The cardinal’s mailbox – 12,000 signatures against a non-existent policy

eijkCardinal Eijk is going to have a full mailbox (again) soon, as no less than 12,000 signatures collected by protest group Bezield Verband will come his way. These signatures, and the group as a whole, protest the cardinal’s  policy of shutting than all but 20 churches in the archdiocese and merging the existing parishes into giant monstrosities out of touch with any and all faithful. Because of this, they say, Cardinal Eijk is responsible for the alienation of thousands of faithful.

Let me first say that those faithful should take a good hard look at their own faith if it is so fickle as to be extinguished by church politics. But that’s beside the point, really, because the real problem here is that Cardinal Eijk does not have such a policy, nor does he have any desire for it.

By pretending that the cardinal is out to enforce the closure of as many churches as he can, Bezield Verband is quite simply lying. This is not policy, and the decision to close churches lies with the parish councils, not the bishop of a diocese. Of course, the latter influences the process by merging parishes and redistributing priests and pastoral workers as he deems necessary, but a church building or community ultimately costs money and people. If both these are lacking, serious questions about the future of the community, parish and even diocese must be asked. Cardinal Eijk is asking these questions and acting on the answers, and parishes must do likewise.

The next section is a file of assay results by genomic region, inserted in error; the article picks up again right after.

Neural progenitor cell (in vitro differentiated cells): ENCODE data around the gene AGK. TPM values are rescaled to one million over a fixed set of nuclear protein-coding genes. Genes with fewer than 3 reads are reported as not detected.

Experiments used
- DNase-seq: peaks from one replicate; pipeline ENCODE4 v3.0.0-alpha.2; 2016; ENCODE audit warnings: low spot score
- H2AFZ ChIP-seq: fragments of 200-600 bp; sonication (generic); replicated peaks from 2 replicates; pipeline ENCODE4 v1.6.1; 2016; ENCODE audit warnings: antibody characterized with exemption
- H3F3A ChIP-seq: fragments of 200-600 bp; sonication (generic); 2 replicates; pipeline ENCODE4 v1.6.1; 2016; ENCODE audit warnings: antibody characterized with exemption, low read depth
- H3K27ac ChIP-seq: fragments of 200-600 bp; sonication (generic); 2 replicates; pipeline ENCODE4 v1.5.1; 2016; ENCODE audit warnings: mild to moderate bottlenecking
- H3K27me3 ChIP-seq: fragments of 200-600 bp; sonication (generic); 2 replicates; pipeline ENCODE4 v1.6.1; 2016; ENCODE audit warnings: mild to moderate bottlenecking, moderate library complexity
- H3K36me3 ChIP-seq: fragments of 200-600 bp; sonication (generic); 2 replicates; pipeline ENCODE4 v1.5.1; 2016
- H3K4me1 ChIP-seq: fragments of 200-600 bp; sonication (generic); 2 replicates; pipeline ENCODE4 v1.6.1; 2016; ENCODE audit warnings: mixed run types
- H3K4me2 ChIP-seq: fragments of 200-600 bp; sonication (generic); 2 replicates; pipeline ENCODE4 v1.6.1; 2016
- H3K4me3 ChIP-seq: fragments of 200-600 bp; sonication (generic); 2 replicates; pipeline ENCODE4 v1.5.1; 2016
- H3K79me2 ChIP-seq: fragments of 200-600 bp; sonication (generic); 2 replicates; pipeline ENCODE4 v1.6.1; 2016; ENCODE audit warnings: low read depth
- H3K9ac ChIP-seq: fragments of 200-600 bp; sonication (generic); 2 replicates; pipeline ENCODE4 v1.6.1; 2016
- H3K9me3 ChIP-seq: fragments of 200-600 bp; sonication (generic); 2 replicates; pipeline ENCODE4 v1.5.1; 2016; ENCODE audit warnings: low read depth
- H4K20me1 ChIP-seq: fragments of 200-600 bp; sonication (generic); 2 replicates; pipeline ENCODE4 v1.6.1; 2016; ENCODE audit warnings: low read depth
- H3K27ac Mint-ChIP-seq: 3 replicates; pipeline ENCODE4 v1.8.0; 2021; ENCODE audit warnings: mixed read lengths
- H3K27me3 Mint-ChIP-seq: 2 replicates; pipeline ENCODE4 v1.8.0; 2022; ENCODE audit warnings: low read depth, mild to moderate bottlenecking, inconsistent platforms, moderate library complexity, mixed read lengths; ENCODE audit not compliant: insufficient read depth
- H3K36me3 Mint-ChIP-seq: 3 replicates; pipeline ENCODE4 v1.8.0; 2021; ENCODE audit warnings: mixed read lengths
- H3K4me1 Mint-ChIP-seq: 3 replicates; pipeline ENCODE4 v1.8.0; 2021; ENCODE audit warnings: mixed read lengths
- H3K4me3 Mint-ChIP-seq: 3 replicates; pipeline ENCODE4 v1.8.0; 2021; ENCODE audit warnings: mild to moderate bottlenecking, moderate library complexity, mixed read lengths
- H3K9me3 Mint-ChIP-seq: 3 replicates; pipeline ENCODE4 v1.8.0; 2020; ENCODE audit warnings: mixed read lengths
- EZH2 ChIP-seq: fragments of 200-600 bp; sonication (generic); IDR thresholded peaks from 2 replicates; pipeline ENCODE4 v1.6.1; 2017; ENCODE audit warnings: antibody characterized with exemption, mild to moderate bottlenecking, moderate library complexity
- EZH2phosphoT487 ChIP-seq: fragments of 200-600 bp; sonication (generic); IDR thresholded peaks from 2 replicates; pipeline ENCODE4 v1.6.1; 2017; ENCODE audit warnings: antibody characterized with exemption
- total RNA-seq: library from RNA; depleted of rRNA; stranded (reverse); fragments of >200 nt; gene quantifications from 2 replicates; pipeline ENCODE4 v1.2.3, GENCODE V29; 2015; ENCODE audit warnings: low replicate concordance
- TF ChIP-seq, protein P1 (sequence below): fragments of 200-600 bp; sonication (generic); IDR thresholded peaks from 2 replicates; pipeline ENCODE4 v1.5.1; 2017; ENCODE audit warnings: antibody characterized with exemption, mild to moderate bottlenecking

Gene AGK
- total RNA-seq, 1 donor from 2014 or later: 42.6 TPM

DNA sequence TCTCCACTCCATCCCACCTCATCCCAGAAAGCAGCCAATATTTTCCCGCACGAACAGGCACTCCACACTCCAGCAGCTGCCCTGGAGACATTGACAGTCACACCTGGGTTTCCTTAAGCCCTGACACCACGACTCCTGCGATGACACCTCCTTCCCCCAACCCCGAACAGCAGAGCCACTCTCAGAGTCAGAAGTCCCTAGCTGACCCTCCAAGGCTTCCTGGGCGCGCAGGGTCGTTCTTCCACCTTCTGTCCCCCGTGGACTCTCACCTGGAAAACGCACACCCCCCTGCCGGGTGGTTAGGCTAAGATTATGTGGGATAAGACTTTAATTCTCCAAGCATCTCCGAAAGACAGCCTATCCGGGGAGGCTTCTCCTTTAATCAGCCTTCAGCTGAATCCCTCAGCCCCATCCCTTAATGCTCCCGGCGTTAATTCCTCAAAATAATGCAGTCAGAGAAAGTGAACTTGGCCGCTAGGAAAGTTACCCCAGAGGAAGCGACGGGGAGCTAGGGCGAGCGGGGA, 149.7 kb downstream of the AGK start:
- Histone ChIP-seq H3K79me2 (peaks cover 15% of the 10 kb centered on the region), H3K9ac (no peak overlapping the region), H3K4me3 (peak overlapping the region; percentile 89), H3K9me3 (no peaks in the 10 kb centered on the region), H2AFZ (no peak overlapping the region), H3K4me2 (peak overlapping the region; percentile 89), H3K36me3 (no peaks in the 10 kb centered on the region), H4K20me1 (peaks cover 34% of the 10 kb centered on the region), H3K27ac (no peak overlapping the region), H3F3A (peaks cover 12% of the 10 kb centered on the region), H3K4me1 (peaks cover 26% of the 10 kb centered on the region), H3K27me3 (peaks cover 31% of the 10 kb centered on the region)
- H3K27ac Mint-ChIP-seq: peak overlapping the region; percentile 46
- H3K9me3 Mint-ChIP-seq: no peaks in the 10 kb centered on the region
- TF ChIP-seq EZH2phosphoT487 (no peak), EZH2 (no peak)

Will Cardinal Eijk be responding to the 12,000 signatures? Unlikely. He has already made clear that he does not consider Bezield Verband a serious conversation partner. The fact that the group is presenting untruths does not seem likely to change that.

Bezield Verband also intends to send the signatures and assorted other documents that support their position to Rome.

That said, there are plenty of questions and concerns about this entire process. And it would be good if these are acknowledged. The cardinal and the Archdicoese of Utrecht can do more in that regard, but so do the concerned faithful and the groups claiming to represent them. Everyone involved can do with more listening. And charity.

Published by

incaelo

I'm a 37-year-old lay Catholic from the diocese of Groningen-Leeuwarden. I write about the Catholic Church in the Netherlands. I not only enjoy bringing selected developments to the attention of readers, but I also think that it is sometimes important to allow a wider audience to read about the state of the Church in the Netherlands. That's why a fair number of posts about that topic will be translations of Dutch articles, episcopal writings and whatever else.